Audio in Technicolor
It may surprise you to learn that Technicolor is now a French-owned company, with its main offices outside of Paris. It may also be new to you that, to a significant degree, the company is now involved in audio post-production work, rather than the film processes for which it is best known.
These were just a few of the details I learned on a recent tour of Technicolor's audio post-production facilities on the lot of Paramount Studios in Hollywood, California. I was one of only two American journalists on the tour; the rest were on a visit from France. The tour was designed more as an overview than an in-depth technical look at the operation. The French were said to be more general-interest journalists than tech types, plus the language barrier would have made a deeper discussion difficult. In addition, Hollywood folks are more than a bit paranoid about technical and artistic security.
With eight mixing stages of various sizes, two ADR (automated dialog replacement) studios, 30 editing rooms, and a Foley stage, the building's 92,000 square feet (65,000 of it devoted to sound) is likely the newest, most up-to-date such facility in Hollywood, if not in the world. It is currently working on two feature films and 12 television showsand this is during the TV summer hiatus. Typically, it does post-production for 24 television series over the course of a year. The building is also fully interconnected to Technicolor's many facilities around the world for near-instantaneous coordination when required.
All of the mixing stages, such as the one in the photo at the top of this blog, are equipped with the same equipment in the same configuration. If a mix is transferred from one stage to another because of a scheduling conflict, the move is transparent to the crew, which will not have to waste time adjusting to a new setup. Of course, this raises the issue of whether or not it will be financially feasible in the future to change all of the stages at the same time to make way for some new technological wrinkle.
On the latter subject, I asked if Technicolor was equipped to work with the new, immersive, multichannel audio systems, such as Dolby Atmos. The company is apparently looking into it, but has not yet made the move.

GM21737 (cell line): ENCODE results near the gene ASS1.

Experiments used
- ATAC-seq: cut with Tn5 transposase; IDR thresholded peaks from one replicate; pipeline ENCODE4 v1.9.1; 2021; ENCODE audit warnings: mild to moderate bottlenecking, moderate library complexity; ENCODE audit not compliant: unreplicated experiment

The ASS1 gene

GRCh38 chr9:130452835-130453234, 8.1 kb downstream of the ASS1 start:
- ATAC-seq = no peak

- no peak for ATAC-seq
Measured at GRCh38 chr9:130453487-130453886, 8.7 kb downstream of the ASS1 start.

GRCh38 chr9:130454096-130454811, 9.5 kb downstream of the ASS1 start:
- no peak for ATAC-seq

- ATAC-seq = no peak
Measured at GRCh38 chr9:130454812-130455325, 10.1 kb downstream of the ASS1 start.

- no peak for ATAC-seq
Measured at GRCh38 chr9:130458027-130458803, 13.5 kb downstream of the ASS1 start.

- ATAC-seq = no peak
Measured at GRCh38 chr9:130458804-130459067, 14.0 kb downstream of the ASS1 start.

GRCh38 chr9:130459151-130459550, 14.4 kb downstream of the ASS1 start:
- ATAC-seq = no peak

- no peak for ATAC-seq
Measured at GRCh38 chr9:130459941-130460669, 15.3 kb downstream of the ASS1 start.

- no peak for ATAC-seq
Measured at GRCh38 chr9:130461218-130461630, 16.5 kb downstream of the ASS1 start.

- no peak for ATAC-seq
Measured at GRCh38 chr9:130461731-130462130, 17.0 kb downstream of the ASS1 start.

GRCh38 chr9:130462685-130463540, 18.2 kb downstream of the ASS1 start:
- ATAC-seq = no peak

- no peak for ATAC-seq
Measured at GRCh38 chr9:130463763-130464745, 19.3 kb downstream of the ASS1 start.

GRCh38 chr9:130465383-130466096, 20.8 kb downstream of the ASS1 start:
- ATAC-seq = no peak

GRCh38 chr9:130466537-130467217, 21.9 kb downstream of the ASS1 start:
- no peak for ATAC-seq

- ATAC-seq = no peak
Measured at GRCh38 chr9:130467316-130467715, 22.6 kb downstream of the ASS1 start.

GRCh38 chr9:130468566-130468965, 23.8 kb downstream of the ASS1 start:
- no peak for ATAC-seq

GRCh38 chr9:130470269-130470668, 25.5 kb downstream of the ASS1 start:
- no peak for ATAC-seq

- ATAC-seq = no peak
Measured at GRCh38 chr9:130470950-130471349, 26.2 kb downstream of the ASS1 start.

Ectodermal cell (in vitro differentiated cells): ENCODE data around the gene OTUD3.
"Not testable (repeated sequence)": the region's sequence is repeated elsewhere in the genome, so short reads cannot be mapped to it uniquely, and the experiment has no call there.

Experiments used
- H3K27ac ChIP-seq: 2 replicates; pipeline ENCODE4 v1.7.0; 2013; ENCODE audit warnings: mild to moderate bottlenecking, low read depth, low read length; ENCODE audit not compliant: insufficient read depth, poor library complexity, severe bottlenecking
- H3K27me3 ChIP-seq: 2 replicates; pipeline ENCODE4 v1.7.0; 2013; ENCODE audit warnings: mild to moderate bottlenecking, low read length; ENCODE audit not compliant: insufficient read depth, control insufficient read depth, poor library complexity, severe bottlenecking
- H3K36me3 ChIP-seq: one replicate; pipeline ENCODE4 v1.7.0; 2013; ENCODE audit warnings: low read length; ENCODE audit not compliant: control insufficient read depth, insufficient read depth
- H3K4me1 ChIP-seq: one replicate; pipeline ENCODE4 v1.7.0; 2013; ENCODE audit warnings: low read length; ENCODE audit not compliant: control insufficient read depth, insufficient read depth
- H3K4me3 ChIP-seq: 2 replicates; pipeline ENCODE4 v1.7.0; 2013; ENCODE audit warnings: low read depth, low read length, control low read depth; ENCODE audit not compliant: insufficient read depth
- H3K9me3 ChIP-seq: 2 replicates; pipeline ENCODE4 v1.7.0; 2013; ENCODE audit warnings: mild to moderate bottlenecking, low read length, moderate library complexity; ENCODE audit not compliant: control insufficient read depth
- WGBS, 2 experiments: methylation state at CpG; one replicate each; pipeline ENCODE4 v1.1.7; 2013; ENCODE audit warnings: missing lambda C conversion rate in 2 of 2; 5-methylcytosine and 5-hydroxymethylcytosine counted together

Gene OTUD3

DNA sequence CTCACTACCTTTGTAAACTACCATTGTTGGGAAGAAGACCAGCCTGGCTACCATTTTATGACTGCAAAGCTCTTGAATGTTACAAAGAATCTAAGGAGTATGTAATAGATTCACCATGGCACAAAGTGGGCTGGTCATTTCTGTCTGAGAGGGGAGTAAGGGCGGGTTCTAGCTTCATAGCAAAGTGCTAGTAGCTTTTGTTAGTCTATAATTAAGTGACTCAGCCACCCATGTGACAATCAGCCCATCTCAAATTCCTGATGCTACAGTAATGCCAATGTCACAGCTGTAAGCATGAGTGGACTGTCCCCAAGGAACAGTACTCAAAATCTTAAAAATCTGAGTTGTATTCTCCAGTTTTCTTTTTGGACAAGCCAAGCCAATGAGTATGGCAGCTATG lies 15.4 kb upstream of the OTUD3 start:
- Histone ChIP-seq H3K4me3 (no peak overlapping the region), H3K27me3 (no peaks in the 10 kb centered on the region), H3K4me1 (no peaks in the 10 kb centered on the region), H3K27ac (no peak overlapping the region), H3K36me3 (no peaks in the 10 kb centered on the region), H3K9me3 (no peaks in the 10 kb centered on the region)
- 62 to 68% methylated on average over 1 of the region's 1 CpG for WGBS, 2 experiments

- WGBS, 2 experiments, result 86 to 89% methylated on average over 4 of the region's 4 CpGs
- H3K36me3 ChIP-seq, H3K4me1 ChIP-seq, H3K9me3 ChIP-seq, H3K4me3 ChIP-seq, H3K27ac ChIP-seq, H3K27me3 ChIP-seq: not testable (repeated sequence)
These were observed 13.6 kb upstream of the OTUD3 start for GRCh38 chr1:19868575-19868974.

After the formal Technicolor tour, some of the group had the opportunity for a separate tour of the Paramount lot. Since I hadn't been to Paramount before, I jumped at the opportunity. (A similar tour of the Paramount studios is also available to the public, and I highly recommend it.) The lot was formerly the home of both Paramount and the now-defunct RKO studios, which was once owned by aviation pioneer Howard Hughes, who nearly bankrupted the facility by storing his airplanes in its sound stages.
The famously eccentric Hughes also tapped into the Los Angeles water system that ran under the lot to get "free" water for his studio. The trick wasn't discovered until years later when Lucille Ball spotted some hidden water pipes and had them traced to their source.
Ball and her husband Desi Arnaz had acquired the RKO facility in 1957, renamed it Desilu, and used it for many popular TV productions, including their own iconic show I Love Lucy. (Interestingly, the French journalists had never heard of Lucille Ball!) The tour included a visit to a small park, seen above, next to the building where Ball's offices were located. The park also adjoined a day care center established by Ball to serve Desilu employeesthe first such facility at any Hollywood studio. Desilu was sold back to Paramount Television in 1967 with the proviso that the studio continue producing two television seriesStar Trek and Mission: Impossible. The rest, as they say, is history.